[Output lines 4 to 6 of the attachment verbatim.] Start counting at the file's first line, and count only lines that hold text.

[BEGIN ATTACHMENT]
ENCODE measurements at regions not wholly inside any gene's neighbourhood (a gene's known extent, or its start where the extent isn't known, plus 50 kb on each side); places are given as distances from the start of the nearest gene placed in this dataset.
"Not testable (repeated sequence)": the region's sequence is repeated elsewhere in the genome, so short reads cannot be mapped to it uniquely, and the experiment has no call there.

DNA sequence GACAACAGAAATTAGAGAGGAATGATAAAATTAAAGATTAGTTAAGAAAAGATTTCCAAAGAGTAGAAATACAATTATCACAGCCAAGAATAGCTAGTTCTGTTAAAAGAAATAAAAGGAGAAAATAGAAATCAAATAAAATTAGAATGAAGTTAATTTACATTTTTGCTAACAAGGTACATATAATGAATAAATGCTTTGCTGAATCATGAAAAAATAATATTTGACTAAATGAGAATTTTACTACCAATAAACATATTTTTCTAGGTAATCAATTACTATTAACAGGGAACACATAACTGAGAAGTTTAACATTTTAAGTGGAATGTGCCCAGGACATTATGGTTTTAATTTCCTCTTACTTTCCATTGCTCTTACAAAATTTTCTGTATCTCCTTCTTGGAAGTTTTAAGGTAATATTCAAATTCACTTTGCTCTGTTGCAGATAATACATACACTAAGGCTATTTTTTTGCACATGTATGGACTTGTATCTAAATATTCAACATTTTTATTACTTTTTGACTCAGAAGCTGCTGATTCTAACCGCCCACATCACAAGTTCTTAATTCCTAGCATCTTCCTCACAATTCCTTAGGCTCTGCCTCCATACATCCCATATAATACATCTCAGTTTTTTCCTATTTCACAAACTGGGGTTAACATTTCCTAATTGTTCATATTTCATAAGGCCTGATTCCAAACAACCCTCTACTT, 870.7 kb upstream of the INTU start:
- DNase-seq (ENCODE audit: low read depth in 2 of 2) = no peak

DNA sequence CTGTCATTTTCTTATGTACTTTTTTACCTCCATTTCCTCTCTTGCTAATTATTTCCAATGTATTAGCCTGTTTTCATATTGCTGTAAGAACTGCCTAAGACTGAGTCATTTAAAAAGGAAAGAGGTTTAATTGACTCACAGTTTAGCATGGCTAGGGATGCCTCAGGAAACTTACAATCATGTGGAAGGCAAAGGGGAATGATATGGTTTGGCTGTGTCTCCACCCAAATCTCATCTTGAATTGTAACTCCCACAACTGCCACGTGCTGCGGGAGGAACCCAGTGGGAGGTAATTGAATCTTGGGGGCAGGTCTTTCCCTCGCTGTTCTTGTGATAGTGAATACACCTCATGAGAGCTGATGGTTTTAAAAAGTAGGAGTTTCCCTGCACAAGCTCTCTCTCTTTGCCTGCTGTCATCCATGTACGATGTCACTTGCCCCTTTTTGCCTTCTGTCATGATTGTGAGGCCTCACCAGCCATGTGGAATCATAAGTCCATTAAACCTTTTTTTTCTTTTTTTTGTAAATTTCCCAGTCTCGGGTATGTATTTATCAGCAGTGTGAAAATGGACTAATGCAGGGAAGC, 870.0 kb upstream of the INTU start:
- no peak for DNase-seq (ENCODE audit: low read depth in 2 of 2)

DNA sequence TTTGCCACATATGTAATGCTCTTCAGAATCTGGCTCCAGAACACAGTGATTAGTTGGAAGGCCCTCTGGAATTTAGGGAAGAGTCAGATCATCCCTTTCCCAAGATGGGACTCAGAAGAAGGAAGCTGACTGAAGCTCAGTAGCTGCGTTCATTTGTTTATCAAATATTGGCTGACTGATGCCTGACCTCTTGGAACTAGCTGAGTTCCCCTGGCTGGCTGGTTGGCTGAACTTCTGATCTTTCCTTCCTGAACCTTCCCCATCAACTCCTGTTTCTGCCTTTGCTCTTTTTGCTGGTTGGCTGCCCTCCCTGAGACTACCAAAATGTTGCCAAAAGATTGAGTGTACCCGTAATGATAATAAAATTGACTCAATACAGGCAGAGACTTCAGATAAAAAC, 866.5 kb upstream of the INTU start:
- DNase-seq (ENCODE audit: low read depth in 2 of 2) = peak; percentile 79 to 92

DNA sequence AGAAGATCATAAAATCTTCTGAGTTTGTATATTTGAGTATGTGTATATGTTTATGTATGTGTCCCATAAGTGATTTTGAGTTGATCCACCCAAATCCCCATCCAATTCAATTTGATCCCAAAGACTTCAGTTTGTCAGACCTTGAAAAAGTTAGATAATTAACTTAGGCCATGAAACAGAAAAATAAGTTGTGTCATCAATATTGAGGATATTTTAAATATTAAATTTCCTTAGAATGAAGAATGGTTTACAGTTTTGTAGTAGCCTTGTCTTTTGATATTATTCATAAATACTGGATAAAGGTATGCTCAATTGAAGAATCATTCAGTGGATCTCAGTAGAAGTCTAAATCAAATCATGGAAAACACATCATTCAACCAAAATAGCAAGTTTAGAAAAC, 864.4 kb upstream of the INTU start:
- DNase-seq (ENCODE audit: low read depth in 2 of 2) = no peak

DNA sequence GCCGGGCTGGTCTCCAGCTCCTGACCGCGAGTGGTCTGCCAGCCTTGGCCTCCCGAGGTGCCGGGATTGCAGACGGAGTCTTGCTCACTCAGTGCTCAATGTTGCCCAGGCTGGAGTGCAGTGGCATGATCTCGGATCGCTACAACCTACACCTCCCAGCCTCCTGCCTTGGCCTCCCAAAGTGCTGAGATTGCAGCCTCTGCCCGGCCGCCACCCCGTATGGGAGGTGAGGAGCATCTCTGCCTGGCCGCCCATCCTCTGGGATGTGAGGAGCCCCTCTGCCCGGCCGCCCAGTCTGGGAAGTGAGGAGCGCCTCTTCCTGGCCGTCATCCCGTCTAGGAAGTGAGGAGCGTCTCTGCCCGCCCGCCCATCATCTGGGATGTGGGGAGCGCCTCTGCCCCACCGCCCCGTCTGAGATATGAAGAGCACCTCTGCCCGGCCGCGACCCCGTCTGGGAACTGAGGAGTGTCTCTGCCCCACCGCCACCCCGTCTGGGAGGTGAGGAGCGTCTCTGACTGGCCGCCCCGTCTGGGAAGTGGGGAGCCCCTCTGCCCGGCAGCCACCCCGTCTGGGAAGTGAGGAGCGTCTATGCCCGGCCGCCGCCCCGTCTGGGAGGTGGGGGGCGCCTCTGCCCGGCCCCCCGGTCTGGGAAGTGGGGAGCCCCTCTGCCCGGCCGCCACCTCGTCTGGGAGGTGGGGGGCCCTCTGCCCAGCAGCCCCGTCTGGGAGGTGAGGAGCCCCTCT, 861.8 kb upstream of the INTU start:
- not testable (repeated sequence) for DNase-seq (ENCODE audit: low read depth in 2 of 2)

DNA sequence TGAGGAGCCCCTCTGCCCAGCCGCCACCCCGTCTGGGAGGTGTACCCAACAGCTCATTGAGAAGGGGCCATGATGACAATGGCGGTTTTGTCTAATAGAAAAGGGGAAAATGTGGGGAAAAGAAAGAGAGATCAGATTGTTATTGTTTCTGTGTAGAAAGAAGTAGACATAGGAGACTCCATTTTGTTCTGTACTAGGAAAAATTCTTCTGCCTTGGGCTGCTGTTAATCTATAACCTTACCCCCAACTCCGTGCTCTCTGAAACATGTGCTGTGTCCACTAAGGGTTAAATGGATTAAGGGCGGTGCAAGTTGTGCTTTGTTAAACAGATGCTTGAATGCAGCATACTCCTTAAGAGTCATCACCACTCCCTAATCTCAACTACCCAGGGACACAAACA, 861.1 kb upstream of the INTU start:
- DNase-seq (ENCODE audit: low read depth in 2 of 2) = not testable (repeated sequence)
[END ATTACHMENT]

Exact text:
- DNase-seq (ENCODE audit: low read depth in 2 of 2) = no peak

DNA sequence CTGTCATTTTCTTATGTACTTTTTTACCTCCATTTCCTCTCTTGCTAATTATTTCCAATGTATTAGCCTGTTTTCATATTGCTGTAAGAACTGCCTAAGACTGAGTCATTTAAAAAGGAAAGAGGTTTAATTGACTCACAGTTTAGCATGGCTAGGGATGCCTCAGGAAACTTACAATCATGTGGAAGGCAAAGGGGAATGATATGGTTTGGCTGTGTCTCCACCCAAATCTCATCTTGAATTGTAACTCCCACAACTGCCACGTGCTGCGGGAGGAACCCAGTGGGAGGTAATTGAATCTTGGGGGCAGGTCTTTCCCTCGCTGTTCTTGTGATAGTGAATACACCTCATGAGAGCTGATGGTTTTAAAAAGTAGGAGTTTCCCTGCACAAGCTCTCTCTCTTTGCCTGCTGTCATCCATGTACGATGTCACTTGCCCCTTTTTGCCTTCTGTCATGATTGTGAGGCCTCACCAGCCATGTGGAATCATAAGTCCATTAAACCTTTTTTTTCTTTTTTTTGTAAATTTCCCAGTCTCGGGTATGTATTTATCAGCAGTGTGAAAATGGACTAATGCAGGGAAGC, 870.0 kb upstream of the INTU start:
- no peak for DNase-seq (ENCODE audit: low read depth in 2 of 2)